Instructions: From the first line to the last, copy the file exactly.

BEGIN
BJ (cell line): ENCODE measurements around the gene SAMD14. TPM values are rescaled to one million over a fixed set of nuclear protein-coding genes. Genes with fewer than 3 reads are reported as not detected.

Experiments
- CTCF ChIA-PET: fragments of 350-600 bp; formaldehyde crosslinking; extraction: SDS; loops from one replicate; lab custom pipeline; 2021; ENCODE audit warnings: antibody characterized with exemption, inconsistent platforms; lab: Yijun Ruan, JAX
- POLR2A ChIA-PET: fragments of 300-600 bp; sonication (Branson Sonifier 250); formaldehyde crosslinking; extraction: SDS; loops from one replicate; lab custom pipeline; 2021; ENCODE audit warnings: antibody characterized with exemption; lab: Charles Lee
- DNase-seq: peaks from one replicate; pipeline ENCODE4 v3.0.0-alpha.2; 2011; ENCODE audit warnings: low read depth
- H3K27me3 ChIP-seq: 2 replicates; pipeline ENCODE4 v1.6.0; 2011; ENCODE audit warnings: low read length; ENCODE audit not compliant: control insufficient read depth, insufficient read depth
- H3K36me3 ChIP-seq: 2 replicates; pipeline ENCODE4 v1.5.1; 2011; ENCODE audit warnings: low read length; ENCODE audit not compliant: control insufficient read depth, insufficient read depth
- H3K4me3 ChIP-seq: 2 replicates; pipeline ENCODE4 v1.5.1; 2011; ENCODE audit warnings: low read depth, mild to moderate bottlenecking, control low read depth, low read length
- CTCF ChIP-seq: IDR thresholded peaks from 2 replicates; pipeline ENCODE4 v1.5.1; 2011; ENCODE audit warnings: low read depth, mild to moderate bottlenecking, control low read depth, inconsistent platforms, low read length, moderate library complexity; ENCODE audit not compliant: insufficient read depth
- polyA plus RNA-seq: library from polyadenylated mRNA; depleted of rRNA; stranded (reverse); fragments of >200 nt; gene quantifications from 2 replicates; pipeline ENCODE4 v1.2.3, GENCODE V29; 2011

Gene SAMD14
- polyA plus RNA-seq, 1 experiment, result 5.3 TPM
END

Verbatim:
BJ (cell line): ENCODE measurements around the gene SAMD14. TPM values are rescaled to one million over a fixed set of nuclear protein-coding genes. Genes with fewer than 3 reads are reported as not detected.

Experiments
- CTCF ChIA-PET: fragments of 350-600 bp; formaldehyde crosslinking; extraction: SDS; loops from one replicate; lab custom pipeline; 2021; ENCODE audit warnings: antibody characterized with exemption, inconsistent platforms; lab: Yijun Ruan, JAX
- POLR2A ChIA-PET: fragments of 300-600 bp; sonication (Branson Sonifier 250); formaldehyde crosslinking; extraction: SDS; loops from one replicate; lab custom pipeline; 2021; ENCODE audit warnings: antibody characterized with exemption; lab: Charles Lee
- DNase-seq: peaks from one replicate; pipeline ENCODE4 v3.0.0-alpha.2; 2011; ENCODE audit warnings: low read depth
- H3K27me3 ChIP-seq: 2 replicates; pipeline ENCODE4 v1.6.0; 2011; ENCODE audit warnings: low read length; ENCODE audit not compliant: control insufficient read depth, insufficient read depth
- H3K36me3 ChIP-seq: 2 replicates; pipeline ENCODE4 v1.5.1; 2011; ENCODE audit warnings: low read length; ENCODE audit not compliant: control insufficient read depth, insufficient read depth
- H3K4me3 ChIP-seq: 2 replicates; pipeline ENCODE4 v1.5.1; 2011; ENCODE audit warnings: low read depth, mild to moderate bottlenecking, control low read depth, low read length
- CTCF ChIP-seq: IDR thresholded peaks from 2 replicates; pipeline ENCODE4 v1.5.1; 2011; ENCODE audit warnings: low read depth, mild to moderate bottlenecking, control low read depth, inconsistent platforms, low read length, moderate library complexity; ENCODE audit not compliant: insufficient read depth
- polyA plus RNA-seq: library from polyadenylated mRNA; depleted of rRNA; stranded (reverse); fragments of >200 nt; gene quantifications from 2 replicates; pipeline ENCODE4 v1.2.3, GENCODE V29; 2011

Gene SAMD14
- polyA plus RNA-seq, 1 experiment, result 5.3 TPM